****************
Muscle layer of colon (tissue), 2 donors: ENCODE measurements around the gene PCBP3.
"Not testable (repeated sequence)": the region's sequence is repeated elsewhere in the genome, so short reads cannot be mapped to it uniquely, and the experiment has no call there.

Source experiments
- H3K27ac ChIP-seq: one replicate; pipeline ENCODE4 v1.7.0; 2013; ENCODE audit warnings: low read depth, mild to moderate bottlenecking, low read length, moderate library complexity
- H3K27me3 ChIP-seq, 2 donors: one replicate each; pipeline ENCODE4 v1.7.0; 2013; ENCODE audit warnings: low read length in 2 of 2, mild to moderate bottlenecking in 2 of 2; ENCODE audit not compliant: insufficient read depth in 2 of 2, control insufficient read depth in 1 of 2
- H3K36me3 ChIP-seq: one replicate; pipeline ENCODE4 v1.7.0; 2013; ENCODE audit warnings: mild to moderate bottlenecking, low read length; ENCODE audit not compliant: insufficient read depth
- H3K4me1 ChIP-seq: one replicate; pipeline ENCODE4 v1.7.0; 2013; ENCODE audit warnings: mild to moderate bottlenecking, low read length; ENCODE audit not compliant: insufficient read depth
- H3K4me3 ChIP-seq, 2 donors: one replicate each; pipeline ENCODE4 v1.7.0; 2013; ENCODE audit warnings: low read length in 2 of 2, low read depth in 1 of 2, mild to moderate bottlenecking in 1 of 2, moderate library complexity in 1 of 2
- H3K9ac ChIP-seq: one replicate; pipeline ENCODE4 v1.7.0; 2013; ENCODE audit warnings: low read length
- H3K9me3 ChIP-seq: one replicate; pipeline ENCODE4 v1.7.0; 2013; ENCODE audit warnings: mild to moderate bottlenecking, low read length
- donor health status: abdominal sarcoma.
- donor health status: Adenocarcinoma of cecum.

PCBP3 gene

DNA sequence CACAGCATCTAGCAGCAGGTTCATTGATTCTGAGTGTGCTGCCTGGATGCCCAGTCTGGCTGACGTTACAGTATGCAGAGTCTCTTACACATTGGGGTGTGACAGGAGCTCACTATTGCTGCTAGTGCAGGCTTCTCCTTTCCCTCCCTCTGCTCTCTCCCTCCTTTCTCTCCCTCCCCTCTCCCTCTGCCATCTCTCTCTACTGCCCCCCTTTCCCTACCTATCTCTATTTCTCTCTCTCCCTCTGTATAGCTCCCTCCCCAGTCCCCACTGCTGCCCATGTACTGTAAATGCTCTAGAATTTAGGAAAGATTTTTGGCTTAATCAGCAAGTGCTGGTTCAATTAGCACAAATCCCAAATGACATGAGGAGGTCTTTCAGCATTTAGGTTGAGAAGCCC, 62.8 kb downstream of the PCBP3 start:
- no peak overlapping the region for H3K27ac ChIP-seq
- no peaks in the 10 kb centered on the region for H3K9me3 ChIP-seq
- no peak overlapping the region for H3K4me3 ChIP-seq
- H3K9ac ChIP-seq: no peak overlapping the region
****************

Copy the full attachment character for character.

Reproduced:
Muscle layer of colon (tissue), 2 donors: ENCODE measurements around the gene PCBP3.
"Not testable (repeated sequence)": the region's sequence is repeated elsewhere in the genome, so short reads cannot be mapped to it uniquely, and the experiment has no call there.

Source experiments
- H3K27ac ChIP-seq: one replicate; pipeline ENCODE4 v1.7.0; 2013; ENCODE audit warnings: low read depth, mild to moderate bottlenecking, low read length, moderate library complexity
- H3K27me3 ChIP-seq, 2 donors: one replicate each; pipeline ENCODE4 v1.7.0; 2013; ENCODE audit warnings: low read length in 2 of 2, mild to moderate bottlenecking in 2 of 2; ENCODE audit not compliant: insufficient read depth in 2 of 2, control insufficient read depth in 1 of 2
- H3K36me3 ChIP-seq: one replicate; pipeline ENCODE4 v1.7.0; 2013; ENCODE audit warnings: mild to moderate bottlenecking, low read length; ENCODE audit not compliant: insufficient read depth
- H3K4me1 ChIP-seq: one replicate; pipeline ENCODE4 v1.7.0; 2013; ENCODE audit warnings: mild to moderate bottlenecking, low read length; ENCODE audit not compliant: insufficient read depth
- H3K4me3 ChIP-seq, 2 donors: one replicate each; pipeline ENCODE4 v1.7.0; 2013; ENCODE audit warnings: low read length in 2 of 2, low read depth in 1 of 2, mild to moderate bottlenecking in 1 of 2, moderate library complexity in 1 of 2
- H3K9ac ChIP-seq: one replicate; pipeline ENCODE4 v1.7.0; 2013; ENCODE audit warnings: low read length
- H3K9me3 ChIP-seq: one replicate; pipeline ENCODE4 v1.7.0; 2013; ENCODE audit warnings: mild to moderate bottlenecking, low read length
- donor health status: abdominal sarcoma.
- donor health status: Adenocarcinoma of cecum.

PCBP3 gene

DNA sequence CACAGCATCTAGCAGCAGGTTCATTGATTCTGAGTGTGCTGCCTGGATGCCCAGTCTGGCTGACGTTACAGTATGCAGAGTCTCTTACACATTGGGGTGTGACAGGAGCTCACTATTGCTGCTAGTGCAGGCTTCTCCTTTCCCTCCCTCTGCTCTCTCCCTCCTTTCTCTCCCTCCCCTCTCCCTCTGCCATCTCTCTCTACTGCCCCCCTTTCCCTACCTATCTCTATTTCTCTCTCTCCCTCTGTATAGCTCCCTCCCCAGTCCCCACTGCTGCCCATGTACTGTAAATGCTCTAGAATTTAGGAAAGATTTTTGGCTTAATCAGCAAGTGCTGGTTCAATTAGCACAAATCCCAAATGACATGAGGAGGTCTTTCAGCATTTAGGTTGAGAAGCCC, 62.8 kb downstream of the PCBP3 start:
- no peak overlapping the region for H3K27ac ChIP-seq
- no peaks in the 10 kb centered on the region for H3K9me3 ChIP-seq
- no peak overlapping the region for H3K4me3 ChIP-seq
- H3K9ac ChIP-seq: no peak overlapping the region